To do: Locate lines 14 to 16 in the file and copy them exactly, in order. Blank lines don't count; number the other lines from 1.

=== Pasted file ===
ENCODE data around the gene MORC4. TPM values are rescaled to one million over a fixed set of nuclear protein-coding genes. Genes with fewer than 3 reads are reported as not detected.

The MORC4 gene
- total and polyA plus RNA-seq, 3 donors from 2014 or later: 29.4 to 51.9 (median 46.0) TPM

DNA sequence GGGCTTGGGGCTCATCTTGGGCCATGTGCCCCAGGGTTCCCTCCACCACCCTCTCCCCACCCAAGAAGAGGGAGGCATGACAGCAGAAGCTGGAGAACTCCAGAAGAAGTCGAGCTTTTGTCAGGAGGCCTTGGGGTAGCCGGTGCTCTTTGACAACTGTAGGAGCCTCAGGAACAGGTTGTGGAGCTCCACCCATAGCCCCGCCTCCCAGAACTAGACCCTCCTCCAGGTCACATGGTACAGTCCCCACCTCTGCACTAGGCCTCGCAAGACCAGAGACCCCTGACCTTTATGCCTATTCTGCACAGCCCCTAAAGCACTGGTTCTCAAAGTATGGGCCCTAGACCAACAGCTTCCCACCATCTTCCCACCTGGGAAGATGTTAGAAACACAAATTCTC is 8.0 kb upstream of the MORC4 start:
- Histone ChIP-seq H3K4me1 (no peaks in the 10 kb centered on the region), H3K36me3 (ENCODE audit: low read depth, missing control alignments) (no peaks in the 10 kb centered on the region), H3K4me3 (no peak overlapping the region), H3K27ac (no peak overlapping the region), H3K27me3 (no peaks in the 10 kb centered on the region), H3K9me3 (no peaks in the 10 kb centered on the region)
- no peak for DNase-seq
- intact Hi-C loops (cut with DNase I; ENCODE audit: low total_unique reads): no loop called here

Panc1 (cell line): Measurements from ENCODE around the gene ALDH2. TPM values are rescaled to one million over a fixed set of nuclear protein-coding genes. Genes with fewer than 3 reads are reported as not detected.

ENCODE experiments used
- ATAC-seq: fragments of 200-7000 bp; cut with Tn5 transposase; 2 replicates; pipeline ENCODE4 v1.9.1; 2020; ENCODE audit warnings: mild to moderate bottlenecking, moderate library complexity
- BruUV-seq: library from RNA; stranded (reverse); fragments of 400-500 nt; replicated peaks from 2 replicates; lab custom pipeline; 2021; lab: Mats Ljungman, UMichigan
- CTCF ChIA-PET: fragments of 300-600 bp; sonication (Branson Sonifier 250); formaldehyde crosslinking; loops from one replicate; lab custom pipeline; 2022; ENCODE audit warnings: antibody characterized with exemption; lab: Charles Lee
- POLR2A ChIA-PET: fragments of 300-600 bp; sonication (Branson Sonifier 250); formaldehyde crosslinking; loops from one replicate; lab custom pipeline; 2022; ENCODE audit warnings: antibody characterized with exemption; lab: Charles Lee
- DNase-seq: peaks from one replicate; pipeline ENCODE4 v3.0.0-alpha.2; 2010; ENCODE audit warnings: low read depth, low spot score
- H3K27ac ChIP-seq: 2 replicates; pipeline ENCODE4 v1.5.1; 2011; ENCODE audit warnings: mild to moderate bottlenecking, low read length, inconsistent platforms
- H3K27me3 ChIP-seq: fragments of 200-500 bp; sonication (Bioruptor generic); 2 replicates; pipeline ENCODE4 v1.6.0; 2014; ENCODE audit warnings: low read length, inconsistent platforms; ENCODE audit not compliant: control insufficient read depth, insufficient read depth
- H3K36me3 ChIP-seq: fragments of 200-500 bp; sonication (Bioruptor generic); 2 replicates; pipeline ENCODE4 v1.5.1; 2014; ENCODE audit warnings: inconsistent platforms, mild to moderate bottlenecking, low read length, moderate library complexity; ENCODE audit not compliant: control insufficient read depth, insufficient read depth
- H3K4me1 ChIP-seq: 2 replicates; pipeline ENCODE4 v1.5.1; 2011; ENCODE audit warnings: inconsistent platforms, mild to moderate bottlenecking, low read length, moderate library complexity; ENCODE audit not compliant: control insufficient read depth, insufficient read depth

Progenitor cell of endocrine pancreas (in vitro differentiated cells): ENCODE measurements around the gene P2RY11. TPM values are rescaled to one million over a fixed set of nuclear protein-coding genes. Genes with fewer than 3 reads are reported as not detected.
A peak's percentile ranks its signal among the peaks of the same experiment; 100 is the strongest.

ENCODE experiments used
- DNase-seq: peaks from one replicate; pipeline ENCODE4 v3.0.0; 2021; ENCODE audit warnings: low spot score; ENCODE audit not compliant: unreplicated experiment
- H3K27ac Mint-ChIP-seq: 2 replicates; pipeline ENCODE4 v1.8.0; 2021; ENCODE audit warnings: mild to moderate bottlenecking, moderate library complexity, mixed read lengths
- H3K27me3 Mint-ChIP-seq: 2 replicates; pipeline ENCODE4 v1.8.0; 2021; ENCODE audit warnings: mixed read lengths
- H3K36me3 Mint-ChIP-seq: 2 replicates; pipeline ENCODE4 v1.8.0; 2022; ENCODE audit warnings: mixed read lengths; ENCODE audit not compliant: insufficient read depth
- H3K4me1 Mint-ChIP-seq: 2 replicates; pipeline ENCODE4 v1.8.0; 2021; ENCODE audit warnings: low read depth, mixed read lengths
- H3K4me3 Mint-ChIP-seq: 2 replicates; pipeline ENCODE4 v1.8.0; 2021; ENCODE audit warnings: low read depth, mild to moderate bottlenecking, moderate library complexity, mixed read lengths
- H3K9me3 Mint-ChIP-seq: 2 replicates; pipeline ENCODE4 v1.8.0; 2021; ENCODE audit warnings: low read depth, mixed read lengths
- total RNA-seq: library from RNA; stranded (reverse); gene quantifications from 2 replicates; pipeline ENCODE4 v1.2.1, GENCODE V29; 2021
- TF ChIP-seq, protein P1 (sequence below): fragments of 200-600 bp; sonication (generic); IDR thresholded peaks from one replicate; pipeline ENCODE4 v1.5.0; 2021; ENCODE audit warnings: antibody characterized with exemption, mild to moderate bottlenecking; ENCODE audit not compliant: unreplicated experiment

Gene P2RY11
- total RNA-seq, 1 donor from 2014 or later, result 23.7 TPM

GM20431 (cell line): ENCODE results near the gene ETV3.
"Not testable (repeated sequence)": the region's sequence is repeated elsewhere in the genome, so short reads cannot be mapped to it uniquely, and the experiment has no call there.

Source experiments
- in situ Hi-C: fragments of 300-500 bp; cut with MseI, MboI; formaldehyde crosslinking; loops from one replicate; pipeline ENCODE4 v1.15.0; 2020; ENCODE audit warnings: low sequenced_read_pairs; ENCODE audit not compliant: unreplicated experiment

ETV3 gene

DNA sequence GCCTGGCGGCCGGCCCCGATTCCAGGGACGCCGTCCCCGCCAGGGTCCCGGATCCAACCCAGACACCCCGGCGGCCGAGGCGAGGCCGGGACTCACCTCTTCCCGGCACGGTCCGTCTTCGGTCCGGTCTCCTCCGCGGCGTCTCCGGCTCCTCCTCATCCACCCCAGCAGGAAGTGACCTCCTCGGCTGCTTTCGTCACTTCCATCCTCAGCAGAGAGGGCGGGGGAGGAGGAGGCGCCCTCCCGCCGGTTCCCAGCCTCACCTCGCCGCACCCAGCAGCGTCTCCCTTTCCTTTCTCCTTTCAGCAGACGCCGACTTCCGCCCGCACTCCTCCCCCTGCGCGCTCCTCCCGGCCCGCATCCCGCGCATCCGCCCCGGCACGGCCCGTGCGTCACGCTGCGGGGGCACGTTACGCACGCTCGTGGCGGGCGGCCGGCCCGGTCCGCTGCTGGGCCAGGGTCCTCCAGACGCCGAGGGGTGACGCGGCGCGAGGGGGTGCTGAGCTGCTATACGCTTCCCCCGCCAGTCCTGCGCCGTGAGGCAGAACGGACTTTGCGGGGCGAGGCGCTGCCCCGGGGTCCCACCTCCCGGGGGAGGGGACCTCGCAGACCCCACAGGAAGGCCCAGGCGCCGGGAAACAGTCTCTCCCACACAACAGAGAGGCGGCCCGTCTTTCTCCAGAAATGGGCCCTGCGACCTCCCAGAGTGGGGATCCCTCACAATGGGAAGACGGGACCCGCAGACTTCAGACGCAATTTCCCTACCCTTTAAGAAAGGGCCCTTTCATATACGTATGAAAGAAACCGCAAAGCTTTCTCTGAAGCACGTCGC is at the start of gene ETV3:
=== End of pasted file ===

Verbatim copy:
- DNase-seq: peaks from one replicate; pipeline ENCODE4 v3.0.0-alpha.2; 2010; ENCODE audit warnings: low read depth, low spot score
- H3K27ac ChIP-seq: 2 replicates; pipeline ENCODE4 v1.5.1; 2011; ENCODE audit warnings: mild to moderate bottlenecking, low read length, inconsistent platforms
- H3K27me3 ChIP-seq: fragments of 200-500 bp; sonication (Bioruptor generic); 2 replicates; pipeline ENCODE4 v1.6.0; 2014; ENCODE audit warnings: low read length, inconsistent platforms; ENCODE audit not compliant: control insufficient read depth, insufficient read depth